Living with the pandemic has been a strange new experience for all of us and families are continuing to learn and adapt every day. The combined challenges of working from home, home-schooling and then readjusting to in-class learning and up-close social interactions has been especially tough for children and parents alike.
Be sure to take the time to take care of yourself. We have put together a few tips for dealing with both the isolation of staying home and the culture shock of going back.
Part 1: Staying Home
Have Designated Work and Study Spaces
With one spot in the home for you to work and another for the kids to study you can both be more focused and productive. Make sure they are areas without too many distractions and set rules for disturbing each other. Establishing these boundaries up front eliminates uncertainty so everyone can relax and be more productive. Our earlier blog offers great suggestions to create your space. Link
Establish a Routine
Try to wake up and go to sleep at the same time every day and stick to regular school and work schedules.
Following a regular schedule may sound boring, but it’s easy to get distracted at home and a little order and organization helps everyone stay on track and avoid procrastination.
Plus there are many health benefits of having a routine, including less stress and better eating habits. Make sure the schedule includes regular breaks. Everyone is happier and more productive if they break up the work day with a little R&R.
Encourage Physical Activity and Outdoor Time
Try going for a bike ride, take a walk in the park or around the block. You can even put on some music and have a dance party with the kids. Any physical activity will release those happy chemicals in the brain that help improve a person’s mental health.
Even in the winter, you’ll be amazed how much a little time in the sunshine and fresh air will help you de-stress and recharge your batteries. Here’s a list of fun indoor and outdoor activities to enjoy with kids.
Try A Hobby or Skill
Having a variety of activities that you enjoy is an important part of relaxation. Skills and hobbies like playing music, cooking, reading, or studying a new language keep your mind sharp and help you focus on yourself and reduce the time spent staring at a screen. Everyday Girl has a wonderful list of hobbies to try while at home, by yourself or as a family.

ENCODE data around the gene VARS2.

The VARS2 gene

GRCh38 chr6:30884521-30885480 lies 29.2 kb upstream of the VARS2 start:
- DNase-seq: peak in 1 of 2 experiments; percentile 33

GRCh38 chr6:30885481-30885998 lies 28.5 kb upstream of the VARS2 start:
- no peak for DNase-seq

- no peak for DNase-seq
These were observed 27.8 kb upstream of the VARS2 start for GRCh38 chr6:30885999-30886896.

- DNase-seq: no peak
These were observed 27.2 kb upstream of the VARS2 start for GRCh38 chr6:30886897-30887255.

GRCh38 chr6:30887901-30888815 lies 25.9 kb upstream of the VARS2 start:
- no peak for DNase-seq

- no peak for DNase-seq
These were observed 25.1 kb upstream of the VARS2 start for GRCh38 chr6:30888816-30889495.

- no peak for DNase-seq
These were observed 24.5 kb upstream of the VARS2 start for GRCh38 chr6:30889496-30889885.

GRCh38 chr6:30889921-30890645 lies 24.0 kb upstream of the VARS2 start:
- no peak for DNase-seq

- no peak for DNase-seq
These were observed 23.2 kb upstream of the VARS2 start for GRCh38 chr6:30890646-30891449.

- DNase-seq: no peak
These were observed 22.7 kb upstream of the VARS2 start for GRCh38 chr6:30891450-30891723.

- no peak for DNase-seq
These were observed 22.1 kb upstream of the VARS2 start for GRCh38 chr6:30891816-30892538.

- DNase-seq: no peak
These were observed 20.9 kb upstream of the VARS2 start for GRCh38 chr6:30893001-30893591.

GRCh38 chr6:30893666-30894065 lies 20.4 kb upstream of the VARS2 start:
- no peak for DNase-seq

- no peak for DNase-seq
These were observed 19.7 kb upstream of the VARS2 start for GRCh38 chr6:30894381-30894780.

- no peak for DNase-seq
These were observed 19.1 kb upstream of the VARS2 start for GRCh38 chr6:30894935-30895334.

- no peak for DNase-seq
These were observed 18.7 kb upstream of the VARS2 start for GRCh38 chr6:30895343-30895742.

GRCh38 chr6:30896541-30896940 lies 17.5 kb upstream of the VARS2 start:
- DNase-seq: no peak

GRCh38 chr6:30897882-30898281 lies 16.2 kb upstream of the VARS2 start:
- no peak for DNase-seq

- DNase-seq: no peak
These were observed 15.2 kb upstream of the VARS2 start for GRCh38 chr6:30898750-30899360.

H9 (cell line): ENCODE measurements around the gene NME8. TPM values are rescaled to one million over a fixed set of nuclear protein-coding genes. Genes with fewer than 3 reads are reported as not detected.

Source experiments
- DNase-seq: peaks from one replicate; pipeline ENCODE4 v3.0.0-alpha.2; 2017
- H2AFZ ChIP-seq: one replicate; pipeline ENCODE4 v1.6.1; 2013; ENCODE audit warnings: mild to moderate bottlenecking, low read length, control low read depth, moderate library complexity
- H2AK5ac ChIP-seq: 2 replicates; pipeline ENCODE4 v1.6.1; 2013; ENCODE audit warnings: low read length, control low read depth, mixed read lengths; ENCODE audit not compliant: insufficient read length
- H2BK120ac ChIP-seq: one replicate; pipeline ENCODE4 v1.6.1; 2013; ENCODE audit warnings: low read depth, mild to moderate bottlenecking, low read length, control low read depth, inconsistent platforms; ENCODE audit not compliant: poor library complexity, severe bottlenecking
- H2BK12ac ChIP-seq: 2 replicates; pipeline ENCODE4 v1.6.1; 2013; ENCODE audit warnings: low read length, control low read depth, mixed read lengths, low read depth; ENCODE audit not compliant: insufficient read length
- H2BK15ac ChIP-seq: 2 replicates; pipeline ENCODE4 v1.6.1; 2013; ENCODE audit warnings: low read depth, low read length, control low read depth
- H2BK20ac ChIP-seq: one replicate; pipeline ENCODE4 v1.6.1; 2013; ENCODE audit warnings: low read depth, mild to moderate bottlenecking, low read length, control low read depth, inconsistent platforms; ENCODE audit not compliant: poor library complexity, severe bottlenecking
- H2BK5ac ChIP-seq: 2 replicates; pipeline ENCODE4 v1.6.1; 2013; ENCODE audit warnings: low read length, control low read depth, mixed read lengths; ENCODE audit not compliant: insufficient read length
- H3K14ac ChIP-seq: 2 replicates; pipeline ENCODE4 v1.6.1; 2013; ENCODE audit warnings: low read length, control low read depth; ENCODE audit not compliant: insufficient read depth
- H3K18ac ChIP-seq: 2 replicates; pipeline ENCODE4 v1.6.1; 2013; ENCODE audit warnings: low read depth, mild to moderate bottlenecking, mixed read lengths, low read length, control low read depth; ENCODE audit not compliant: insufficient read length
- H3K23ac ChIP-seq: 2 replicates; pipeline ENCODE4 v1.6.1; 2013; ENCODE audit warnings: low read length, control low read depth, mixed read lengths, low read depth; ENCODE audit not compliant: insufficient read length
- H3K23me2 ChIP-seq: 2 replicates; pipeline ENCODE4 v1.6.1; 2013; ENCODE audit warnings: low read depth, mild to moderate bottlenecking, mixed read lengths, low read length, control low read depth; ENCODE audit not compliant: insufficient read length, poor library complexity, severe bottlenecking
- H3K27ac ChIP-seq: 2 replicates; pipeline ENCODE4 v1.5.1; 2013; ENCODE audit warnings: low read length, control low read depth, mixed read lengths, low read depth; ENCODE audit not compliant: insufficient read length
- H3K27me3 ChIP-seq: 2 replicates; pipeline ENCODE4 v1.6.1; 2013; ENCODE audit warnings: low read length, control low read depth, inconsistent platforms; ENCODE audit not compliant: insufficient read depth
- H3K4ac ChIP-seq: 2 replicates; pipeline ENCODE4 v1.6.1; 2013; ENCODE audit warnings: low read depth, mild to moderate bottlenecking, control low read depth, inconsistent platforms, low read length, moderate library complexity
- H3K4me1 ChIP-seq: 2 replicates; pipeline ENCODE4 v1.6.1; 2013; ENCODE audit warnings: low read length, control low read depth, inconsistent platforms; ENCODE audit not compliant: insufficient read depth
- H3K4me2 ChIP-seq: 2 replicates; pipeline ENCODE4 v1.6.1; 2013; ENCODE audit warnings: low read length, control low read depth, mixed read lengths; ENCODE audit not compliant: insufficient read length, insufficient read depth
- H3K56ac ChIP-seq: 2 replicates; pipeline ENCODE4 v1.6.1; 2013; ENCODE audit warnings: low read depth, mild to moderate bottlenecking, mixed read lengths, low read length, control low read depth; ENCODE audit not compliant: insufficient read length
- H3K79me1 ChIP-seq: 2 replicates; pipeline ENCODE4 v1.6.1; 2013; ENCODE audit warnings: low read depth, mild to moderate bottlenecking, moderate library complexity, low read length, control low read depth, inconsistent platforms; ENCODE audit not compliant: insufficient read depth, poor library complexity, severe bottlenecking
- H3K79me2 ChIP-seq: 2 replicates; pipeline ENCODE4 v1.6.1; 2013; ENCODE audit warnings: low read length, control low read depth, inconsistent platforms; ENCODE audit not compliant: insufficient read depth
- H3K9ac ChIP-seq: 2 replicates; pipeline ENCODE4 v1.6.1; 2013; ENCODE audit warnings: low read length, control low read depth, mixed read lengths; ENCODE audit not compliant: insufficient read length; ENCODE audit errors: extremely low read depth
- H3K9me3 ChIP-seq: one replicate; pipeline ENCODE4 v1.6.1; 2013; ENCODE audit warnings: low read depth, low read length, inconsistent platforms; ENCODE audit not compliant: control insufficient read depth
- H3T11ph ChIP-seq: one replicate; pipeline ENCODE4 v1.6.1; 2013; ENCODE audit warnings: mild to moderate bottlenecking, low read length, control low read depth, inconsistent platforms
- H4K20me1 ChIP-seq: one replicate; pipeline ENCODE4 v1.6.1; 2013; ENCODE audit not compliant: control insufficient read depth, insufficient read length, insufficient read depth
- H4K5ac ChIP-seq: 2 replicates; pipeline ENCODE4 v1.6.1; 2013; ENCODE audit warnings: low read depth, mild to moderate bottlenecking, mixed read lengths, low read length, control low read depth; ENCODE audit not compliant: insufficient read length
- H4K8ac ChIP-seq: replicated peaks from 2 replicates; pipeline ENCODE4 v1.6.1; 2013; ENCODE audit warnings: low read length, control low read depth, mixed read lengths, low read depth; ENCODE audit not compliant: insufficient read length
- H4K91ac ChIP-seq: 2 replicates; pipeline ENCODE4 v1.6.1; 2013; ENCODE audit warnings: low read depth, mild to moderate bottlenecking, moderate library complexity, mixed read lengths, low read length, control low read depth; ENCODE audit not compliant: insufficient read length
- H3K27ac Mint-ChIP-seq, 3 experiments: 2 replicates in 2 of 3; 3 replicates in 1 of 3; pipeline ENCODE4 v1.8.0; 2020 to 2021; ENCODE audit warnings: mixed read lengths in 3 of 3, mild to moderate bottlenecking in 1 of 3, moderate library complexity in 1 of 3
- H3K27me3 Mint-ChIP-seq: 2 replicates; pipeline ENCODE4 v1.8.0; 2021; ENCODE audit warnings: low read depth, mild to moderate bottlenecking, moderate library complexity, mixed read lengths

Limit Screen Time and Exposure To News
When feeling stressed it can be natural to turn to the news to stay informed and try to get back a sense of control. Unfortunately, too much of this can have the exact opposite effect, so it’s important to take a step back from the constant news cycle and the endless scrolling of social media and focus on yourself and your family. When you do go online, make sure you’re relying on credible news sources.
Part 2: Heading Back
Practice Talking To One Another
Make sure your kids know they have someone to talk to, whether it’s you, a family member, a friend or school counsellor. Just having a person to share thoughts and concerns with, whether in person, on the phone or on Zoom, can make all the difference.
Don’t Give Up Those Healthy Habits
If you’ve established healthy habits and routines while staying home, keep it going! Avoid the temptation of falling back into old negative routines. Keeping regular sleep schedules, exercise and healthy eating is more important than ever.
Keep It Positive
There is still a lot of uncertainty and conflicting reports out there and dwelling on this aspect is never healthy. Try engaging in stress relieving activities with your family, like mindful breathing and regular exercise. Practice reframing negative thoughts with a more positive outlook.
And most importantly, always consciously practice kindness and compassion for you, your family and everyone you deal with. You’ll be amazed how much this positive energy improves your mood and mental health.
Everyone is Different
It’s important to remember that everyone is different and we all react to stressful situations in our own unique way. Everyone has different comfort levels, and it’s important to respect that. It’s also okay if some people need to reach out and talk more regularly than others. Make sure you are there for them if they do.